Black Friday and Cyber Monday sales are complete. Marketers should scrutinize the results for insights on future promotions. There are multiple approaches. In this post, I’ll review seven ways to analyze the results from Black Friday and Cyber Monday.
Analyzing Black Friday, Cyber Monday
Profit. The primary metric is profit. How much did you make during the promotional period? Measure this year’s profit against your goals and previous year’s results. Did an overall sales lift translate to more profit? Actionable insights for future promotions can include focusing on popular products, identifying successful campaigns, and preparing targets for next year.
Promotion. Which campaigns performed the best? Knowing this will help with future promotions. For example, was 10 percent off more successful than receiving a gift with purchase? Be careful when judging promotions as timing, product type, and overall traffic often impact the result. Avoid this confusion next year by testing promotions across multiple times, products, and traffic periods.
Timing. Companies run promotions at different times — before, during, or after Black Friday and Cyber Monday. Additionally, some offers, such as free shipping, run for a week or two, while others are for a single day. The timing of your promotions can make a big difference in profit. Thus it’s a good idea to analyze sales and profit performance per day, but keep traffic fluctuations in mind.
Channels. What channels drove the most sales and profits? Promotions on Black Friday and Cyber Monday are highly competitive. Most all retailers seek shoppers’ attention. Carefully analyze your usual marketing channels during this period. For example, the cost per click of Google Ads may have increased, which depressed overall profits. Email marketing, conversely, may have driven the highest sales and profits. Identify the best mix of channels, promotions, and products.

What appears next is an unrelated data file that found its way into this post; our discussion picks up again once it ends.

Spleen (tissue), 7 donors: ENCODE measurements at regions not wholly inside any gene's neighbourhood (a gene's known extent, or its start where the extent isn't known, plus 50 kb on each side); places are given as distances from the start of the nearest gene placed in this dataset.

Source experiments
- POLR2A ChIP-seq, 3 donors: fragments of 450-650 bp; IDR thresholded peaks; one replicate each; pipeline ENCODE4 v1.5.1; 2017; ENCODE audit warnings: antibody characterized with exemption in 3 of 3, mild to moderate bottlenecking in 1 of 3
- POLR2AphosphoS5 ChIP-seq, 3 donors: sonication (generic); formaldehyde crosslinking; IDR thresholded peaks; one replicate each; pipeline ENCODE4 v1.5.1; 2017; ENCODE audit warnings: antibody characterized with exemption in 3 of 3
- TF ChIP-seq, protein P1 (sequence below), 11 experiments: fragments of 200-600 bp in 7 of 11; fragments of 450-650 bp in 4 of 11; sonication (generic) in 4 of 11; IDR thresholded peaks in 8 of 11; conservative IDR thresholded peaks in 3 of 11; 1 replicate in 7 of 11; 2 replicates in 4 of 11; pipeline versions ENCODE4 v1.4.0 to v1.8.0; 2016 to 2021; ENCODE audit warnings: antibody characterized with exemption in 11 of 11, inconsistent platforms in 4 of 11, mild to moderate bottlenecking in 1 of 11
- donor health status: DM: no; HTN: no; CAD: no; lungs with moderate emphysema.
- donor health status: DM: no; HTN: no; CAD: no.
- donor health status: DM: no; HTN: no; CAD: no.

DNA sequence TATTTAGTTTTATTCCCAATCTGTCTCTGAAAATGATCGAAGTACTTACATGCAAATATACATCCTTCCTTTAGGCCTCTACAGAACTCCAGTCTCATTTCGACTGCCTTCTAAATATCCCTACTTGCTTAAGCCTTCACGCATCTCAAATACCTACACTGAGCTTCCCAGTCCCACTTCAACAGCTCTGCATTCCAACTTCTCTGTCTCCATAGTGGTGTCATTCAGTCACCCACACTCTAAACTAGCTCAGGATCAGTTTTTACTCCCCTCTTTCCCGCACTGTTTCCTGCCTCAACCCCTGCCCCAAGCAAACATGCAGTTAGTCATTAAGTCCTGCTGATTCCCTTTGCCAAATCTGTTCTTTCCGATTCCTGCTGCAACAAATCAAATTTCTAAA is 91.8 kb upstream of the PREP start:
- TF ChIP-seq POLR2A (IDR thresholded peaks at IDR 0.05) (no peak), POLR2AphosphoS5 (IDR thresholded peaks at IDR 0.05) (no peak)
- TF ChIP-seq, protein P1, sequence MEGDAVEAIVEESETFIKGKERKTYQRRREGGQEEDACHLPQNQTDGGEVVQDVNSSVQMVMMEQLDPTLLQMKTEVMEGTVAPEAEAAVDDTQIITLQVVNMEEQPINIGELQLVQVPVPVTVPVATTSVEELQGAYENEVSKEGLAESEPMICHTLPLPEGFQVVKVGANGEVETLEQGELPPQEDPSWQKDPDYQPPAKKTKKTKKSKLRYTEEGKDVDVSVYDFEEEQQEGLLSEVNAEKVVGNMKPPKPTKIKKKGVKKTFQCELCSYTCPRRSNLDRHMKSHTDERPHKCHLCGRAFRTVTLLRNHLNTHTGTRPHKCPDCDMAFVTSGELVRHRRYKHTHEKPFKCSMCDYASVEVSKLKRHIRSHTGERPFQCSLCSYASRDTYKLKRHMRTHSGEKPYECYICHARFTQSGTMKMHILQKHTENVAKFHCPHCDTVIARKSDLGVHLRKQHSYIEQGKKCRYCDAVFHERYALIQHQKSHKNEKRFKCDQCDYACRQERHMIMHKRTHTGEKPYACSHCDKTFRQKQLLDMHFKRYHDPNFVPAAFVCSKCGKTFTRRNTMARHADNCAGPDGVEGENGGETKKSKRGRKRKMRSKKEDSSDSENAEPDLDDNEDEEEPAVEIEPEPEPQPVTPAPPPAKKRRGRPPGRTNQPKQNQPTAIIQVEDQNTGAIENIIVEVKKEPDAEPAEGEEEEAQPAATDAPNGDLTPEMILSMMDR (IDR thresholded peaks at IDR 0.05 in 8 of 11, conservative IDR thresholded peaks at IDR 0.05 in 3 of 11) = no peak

Customer acquisition. Your promotions may have generated immediate sales, but what about new customers? The number of new customers acquired during the holiday season can indicate future success. In my experience, waiting a few weeks or months can help establish the value of those customers. For example, a customer may have purchased a single item at a greatly discounted price via an expensive promotion. Likely that customer will not return or have a high lifetime value.
Additional purchases. What percentage of sales came from discounted items? Determining sales of discounted and non-discounted goods can help pair products for future promotions. For example, if shoppers must spend $99 to qualify for free shipping, you may find that 30 percent of items on free shipments were not discounted. Customers purchased them to qualify. You may also uncover shoppers who buy only when an item is on sale. This will help segment customers in the future for targeted promotions.
Offline vs. online sales. Multichannel retailers will sometimes run separate online and offline promotions. Did the percentage of online and offline sales change this year? Try to uncover trends in overall shopping behavior, such as average purchase amounts online vs. offline, and compare the profit margin of each.
You can slice and dice data from Black Friday and Cyber Monday in multiple ways. Weather, for example, can impact sales. Remember to gather enough data for any detailed analysis. Insights from hundreds or thousands of customers are much more accurate than from 10.